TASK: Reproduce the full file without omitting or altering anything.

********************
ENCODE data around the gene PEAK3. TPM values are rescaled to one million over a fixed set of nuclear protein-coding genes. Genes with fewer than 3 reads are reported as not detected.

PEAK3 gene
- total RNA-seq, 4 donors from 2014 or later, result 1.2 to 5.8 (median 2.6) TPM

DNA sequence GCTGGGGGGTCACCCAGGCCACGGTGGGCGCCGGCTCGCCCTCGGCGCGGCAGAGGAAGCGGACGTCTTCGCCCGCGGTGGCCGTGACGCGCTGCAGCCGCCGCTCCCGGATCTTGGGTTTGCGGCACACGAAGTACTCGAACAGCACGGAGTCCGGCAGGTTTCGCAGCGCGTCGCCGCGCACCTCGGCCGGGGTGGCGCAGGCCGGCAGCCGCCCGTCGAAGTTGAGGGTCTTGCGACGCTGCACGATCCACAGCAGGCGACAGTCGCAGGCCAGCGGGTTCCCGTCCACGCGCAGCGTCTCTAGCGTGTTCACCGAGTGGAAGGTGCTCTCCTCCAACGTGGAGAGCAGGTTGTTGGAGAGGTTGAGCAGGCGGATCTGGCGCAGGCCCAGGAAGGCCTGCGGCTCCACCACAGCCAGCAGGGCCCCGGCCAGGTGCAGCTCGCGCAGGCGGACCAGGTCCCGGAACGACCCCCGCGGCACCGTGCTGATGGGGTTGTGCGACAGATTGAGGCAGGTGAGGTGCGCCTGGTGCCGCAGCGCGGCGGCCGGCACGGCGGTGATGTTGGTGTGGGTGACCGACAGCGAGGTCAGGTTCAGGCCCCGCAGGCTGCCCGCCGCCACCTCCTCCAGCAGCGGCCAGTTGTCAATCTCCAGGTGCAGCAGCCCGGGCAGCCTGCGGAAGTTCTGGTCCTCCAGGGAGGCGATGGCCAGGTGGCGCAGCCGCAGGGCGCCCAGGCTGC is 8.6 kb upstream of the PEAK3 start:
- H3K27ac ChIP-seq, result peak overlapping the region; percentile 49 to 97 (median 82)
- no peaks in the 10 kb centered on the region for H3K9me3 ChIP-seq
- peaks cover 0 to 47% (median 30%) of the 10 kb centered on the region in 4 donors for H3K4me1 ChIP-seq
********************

ENCODE data around the gene PEAK3. TPM values are rescaled to one million over a fixed set of nuclear protein-coding genes. Genes with fewer than 3 reads are reported as not detected.

PEAK3 gene
- total RNA-seq, 4 donors from 2014 or later, result 1.2 to 5.8 (median 2.6) TPM

DNA sequence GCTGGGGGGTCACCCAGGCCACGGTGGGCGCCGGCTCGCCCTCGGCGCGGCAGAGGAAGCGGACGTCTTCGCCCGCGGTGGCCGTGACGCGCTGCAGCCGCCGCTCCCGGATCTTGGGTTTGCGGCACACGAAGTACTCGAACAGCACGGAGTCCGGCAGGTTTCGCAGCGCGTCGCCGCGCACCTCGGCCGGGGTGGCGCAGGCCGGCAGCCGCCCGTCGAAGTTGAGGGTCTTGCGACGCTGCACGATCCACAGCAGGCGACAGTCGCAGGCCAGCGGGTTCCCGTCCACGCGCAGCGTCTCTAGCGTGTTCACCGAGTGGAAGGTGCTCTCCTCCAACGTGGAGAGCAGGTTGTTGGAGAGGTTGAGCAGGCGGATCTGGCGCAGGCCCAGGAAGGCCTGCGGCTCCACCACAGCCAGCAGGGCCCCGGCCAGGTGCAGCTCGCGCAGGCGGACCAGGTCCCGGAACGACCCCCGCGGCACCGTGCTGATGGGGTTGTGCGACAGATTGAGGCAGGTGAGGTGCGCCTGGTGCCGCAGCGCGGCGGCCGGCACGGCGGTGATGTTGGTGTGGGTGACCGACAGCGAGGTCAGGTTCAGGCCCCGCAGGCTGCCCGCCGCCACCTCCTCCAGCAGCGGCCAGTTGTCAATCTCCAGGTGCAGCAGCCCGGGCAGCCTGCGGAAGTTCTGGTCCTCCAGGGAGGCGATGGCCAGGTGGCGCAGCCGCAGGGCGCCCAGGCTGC is 8.6 kb upstream of the PEAK3 start:
- H3K27ac ChIP-seq, result peak overlapping the region; percentile 49 to 97 (median 82)
- no peaks in the 10 kb centered on the region for H3K9me3 ChIP-seq
- peaks cover 0 to 47% (median 30%) of the 10 kb centered on the region in 4 donors for H3K4me1 ChIP-seq